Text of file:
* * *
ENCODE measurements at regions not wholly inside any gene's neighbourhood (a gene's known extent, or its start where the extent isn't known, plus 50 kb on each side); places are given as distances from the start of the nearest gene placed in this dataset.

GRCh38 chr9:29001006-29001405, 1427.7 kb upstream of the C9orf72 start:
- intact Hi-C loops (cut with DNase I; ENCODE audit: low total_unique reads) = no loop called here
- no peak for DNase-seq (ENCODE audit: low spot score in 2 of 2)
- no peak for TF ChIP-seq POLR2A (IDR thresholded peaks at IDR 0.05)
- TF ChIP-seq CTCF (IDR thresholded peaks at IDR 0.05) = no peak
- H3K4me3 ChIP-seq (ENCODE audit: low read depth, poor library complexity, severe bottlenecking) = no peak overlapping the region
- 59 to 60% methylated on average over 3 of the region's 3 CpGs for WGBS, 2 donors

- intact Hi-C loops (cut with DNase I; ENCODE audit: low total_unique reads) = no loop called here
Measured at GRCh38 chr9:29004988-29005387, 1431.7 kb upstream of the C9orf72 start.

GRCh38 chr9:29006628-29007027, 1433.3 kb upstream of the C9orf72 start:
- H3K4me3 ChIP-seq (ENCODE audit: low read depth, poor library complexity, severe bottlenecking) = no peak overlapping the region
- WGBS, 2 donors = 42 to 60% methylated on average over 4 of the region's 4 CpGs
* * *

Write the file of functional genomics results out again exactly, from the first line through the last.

ENCODE measurements at regions not wholly inside any gene's neighbourhood (a gene's known extent, or its start where the extent isn't known, plus 50 kb on each side); places are given as distances from the start of the nearest gene placed in this dataset.

GRCh38 chr9:29001006-29001405, 1427.7 kb upstream of the C9orf72 start:
- intact Hi-C loops (cut with DNase I; ENCODE audit: low total_unique reads) = no loop called here
- no peak for DNase-seq (ENCODE audit: low spot score in 2 of 2)
- no peak for TF ChIP-seq POLR2A (IDR thresholded peaks at IDR 0.05)
- TF ChIP-seq CTCF (IDR thresholded peaks at IDR 0.05) = no peak
- H3K4me3 ChIP-seq (ENCODE audit: low read depth, poor library complexity, severe bottlenecking) = no peak overlapping the region
- 59 to 60% methylated on average over 3 of the region's 3 CpGs for WGBS, 2 donors

- intact Hi-C loops (cut with DNase I; ENCODE audit: low total_unique reads) = no loop called here
Measured at GRCh38 chr9:29004988-29005387, 1431.7 kb upstream of the C9orf72 start.

GRCh38 chr9:29006628-29007027, 1433.3 kb upstream of the C9orf72 start:
- H3K4me3 ChIP-seq (ENCODE audit: low read depth, poor library complexity, severe bottlenecking) = no peak overlapping the region
- WGBS, 2 donors = 42 to 60% methylated on average over 4 of the region's 4 CpGs